To expand on Joonas's answer, I think he is 100% correct that mirata is elliptical; est is left out but must be assumed in order to translate the sentence. The structure is as follows:
Iuno despexit in Argos
et mirata [est] nebulas volucres fecisse faciem noctis
nec sensit [nebulas] remitti tellure
We have three parallel main clauses here, separated by the coördinating conjunctions et and nec. Within the second clause, there is an accusative with infinitive that depends on / is governed by the verb mirata; the third clause* also contains an a.c.i., depending on sensit.
In your quotation, est must have been left out. The coördinating conjunction et forces us to read it as something that is parallel with what came before it; because it cannot be parallel with a single noun or a noun group, or whatever, that came before et, it must be parallel with the entire clause before it (Iuno aspexit...), which means that it must itself also be a full clause with a finite verb (mirata est...).
An English aequivalent would be thus:
Juno looked down and amazed that ...
It seems clear that was must be supplied, or the two parts cannot be properly read together.
If there had been no et, then the opposite would have obtained:
*Iuno despexit in Argos
*mirata nebulas volucres fecisse faciem noctis
The English aequivalent would be thus:
Juno looked down, amazed that ...
The participle would have had to be dependent on the previous clause, and one (full) clause can only depend on another clause (= be subordinate to it) if it is introduced with a subordinating conjunction or a relative pronoun, which is absent here. It follows that mirata could not have been a full clause, and the whole phrase would have been just a participial phrase (a participle with some arguments), just as in the English example.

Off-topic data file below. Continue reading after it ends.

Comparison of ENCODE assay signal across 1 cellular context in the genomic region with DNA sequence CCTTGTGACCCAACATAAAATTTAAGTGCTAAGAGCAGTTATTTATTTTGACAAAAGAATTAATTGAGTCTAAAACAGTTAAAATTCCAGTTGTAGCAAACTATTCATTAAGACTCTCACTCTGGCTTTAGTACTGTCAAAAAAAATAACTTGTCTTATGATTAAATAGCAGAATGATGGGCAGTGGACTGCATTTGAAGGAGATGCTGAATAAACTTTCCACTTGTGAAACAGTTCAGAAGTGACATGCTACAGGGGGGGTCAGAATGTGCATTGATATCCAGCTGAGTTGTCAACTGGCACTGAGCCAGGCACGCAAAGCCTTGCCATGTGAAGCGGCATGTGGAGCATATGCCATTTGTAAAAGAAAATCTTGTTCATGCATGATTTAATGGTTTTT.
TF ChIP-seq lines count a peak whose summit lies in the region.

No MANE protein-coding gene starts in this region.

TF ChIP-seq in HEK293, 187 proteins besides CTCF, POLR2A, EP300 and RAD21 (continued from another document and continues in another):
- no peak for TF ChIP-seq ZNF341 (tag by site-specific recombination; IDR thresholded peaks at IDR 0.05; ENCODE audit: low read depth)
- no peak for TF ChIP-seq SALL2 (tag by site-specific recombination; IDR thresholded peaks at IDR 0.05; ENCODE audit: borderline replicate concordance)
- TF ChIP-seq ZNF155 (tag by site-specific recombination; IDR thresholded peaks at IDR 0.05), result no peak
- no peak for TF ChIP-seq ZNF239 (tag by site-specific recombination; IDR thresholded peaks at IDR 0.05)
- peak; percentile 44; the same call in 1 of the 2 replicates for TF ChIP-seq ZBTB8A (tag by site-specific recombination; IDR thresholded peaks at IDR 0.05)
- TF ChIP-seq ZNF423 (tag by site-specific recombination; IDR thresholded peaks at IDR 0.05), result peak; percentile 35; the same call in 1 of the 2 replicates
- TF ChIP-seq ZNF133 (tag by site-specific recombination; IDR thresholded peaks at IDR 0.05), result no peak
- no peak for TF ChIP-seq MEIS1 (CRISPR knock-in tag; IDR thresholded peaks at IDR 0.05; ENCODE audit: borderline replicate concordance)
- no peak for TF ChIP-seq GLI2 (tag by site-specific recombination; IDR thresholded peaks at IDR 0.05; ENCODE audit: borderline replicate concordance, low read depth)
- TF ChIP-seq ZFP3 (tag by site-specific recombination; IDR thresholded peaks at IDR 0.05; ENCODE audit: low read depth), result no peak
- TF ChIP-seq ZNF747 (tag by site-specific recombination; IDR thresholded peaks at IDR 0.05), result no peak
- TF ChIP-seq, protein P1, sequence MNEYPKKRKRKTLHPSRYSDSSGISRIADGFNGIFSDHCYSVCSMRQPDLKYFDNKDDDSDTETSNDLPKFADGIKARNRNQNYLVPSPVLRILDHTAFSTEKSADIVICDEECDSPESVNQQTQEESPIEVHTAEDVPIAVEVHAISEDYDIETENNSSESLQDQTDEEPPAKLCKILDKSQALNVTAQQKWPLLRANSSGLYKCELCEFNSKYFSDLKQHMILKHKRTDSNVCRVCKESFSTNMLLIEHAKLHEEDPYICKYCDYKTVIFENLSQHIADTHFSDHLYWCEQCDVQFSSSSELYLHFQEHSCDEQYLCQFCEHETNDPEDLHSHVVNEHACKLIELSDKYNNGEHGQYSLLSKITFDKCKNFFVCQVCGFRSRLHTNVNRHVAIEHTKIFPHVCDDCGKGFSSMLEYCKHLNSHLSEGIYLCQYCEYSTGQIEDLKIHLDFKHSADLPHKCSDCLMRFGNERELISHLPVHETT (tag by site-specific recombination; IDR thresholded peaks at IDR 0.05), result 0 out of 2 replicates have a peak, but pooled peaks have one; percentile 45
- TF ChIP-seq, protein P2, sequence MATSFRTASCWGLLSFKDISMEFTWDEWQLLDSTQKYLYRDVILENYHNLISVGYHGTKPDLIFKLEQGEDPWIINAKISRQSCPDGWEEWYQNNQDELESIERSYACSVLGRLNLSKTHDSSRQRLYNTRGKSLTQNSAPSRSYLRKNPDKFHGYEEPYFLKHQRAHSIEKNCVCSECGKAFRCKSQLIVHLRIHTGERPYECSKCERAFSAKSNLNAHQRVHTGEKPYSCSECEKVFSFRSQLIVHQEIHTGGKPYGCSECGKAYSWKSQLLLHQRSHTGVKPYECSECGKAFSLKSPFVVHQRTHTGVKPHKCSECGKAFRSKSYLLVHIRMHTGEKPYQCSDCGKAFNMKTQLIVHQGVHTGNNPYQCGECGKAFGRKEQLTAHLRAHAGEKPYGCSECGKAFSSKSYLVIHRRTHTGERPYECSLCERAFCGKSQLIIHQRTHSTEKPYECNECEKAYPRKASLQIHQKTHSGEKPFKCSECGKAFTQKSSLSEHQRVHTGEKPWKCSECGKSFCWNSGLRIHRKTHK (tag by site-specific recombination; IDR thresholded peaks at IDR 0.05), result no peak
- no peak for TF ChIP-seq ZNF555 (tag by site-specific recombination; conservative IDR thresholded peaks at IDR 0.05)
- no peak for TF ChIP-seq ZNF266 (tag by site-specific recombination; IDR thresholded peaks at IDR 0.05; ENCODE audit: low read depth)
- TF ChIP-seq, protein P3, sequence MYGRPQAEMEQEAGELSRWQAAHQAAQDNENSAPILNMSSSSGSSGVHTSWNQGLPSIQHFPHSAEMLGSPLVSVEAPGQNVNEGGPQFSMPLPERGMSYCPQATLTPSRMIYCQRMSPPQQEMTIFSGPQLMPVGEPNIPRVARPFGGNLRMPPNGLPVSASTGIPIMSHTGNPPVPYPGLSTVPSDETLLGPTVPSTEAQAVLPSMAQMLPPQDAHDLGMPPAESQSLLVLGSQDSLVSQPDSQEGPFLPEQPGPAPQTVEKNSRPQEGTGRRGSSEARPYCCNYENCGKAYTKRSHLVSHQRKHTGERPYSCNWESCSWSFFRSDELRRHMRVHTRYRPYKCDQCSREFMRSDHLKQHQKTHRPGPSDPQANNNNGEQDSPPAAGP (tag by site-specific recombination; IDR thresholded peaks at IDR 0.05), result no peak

As to whether participles can govern infinitives and indirect speech, the answer is yes. A participle is both an adjective and a verb at the same time. Externally, it is an adjective, since it must normally agree with a noun or pronoun (although those can be implicit—but that is also the case with adjectives). That's why participles have the same endings as adjectives.
laudo canem mordentem = I praise the biting dog
curo canem vulneratum = I care for the wounded dog
Internally, however, it is a verb, which means that it can often have the same arguments that any other verb can—arguments that depend on it / are governed by it.
laudo canem mordentem inimicos = I praise a dog biting enemies / that bites enemies (a direct object normally occurs only with verbs)
curo canem vulneratum ab inimico = I care for a dog wounded by an enemy / that is wounded by an enemy (ab "by" normally occurs only with verbs)
So mirata can govern an a.c.i. just like any other verb.
*) By "clause" I always mean a full clause, i.e. a finite verb with its dependencies—the conventional meaning of the word clause as something closed off and complete.